Can you tell us about the current state of smart road projects in Italy and how they can influence mobility?

“Globally, there are currently 258 smart road projects as of 2015, 19 of these are in Italy. In essence, they consist of installing sensors to monitor road conditions and communicate in real time with vehicles, making them ‘smart’. Between 2021 and 2022, the number of projects increased by 48 per cent, with 71 projects already running in 2023. Smart roads are essential for autonomous driving because they provide crucial data that allow vehicles to navigate safely and efficiently, and then to become increasingly ‘autonomous’.

So how do you see the evolution of autonomous driving, in particular that of robotaxis?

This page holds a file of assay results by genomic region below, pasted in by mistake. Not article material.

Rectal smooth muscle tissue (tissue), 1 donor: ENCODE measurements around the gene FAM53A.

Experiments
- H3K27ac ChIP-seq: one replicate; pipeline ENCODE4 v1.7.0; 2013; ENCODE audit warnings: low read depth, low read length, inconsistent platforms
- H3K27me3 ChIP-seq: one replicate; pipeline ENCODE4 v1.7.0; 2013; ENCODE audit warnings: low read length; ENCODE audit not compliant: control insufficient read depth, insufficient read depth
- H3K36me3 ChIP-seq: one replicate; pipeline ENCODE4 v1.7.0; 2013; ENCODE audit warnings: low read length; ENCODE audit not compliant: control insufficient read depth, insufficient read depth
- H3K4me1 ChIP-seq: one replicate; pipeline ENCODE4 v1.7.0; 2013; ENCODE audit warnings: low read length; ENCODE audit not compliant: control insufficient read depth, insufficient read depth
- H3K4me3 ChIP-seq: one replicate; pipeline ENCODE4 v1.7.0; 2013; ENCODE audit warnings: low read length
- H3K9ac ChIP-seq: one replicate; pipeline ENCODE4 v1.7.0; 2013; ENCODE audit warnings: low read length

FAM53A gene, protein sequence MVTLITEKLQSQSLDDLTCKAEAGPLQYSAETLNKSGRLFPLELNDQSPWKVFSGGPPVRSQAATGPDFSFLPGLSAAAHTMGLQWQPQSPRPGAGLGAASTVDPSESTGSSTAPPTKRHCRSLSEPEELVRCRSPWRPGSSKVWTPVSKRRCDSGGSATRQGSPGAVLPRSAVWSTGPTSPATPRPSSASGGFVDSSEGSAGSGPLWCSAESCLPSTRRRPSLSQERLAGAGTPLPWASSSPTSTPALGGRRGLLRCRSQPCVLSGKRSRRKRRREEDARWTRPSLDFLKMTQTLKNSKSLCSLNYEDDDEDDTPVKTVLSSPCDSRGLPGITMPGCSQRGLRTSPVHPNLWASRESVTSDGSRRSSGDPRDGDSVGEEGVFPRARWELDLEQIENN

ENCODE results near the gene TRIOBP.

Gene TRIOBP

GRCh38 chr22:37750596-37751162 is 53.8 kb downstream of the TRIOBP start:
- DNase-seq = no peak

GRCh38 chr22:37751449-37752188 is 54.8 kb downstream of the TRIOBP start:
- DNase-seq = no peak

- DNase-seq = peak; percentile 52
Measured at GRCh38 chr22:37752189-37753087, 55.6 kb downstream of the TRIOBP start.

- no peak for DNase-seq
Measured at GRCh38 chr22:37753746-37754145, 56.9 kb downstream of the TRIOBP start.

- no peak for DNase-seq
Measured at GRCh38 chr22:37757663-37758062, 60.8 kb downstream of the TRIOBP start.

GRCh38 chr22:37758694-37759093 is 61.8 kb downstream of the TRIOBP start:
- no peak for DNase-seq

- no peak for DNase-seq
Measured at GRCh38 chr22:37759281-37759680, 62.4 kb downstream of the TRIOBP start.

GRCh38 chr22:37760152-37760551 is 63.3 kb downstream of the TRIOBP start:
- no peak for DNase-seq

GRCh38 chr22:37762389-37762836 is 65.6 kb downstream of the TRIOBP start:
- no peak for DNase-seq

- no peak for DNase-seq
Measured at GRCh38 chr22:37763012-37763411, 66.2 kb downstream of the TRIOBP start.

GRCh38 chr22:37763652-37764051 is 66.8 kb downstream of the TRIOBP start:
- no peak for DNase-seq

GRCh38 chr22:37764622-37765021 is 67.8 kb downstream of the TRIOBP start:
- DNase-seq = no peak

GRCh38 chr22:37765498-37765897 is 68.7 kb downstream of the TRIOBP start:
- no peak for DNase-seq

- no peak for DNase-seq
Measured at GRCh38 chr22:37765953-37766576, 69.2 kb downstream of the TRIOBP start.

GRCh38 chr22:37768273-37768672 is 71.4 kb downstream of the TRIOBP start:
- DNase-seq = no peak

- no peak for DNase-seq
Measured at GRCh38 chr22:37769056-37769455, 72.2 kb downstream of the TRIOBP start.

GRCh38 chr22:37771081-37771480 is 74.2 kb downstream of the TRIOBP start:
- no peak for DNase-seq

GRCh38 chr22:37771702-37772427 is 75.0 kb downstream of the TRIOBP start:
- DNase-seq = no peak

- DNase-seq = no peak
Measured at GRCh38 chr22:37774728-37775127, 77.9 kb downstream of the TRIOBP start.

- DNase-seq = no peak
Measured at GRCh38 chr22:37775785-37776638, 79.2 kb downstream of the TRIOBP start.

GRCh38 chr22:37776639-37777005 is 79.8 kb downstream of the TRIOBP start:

“Large-scale adoption will depend on public acceptance and regulatory development. Perception is crucial: consumers must feel safe in relying on autonomous vehicles. At the regulatory level, clear regulations must be developed to ensure the safety and reliability of these systems. In this context, robotaxis have enormous potential on the so-called ‘last mile’. They can connect passengers from public transport stations to their final destinations and significantly reduce the number of private vehicles on the roads, limiting traffic and pollution. Today, companies like Waymo, Baidu and Cruise are already testing their services in cities like San Francisco and Beijing.”

Federico Gennari Santori - Professional journalist specializing in technologies and economics of the digital world, he contributes to and also has contributed to Wired, Corriere della Sera, Fortune, Eastwest, Rivista Studio, Pagina99, Lettera43. He works on web marketing and content strategy, which subjects he held for teaching activities at la Sapienza - Università di Roma, Talent Garden and Digital Combat Academy.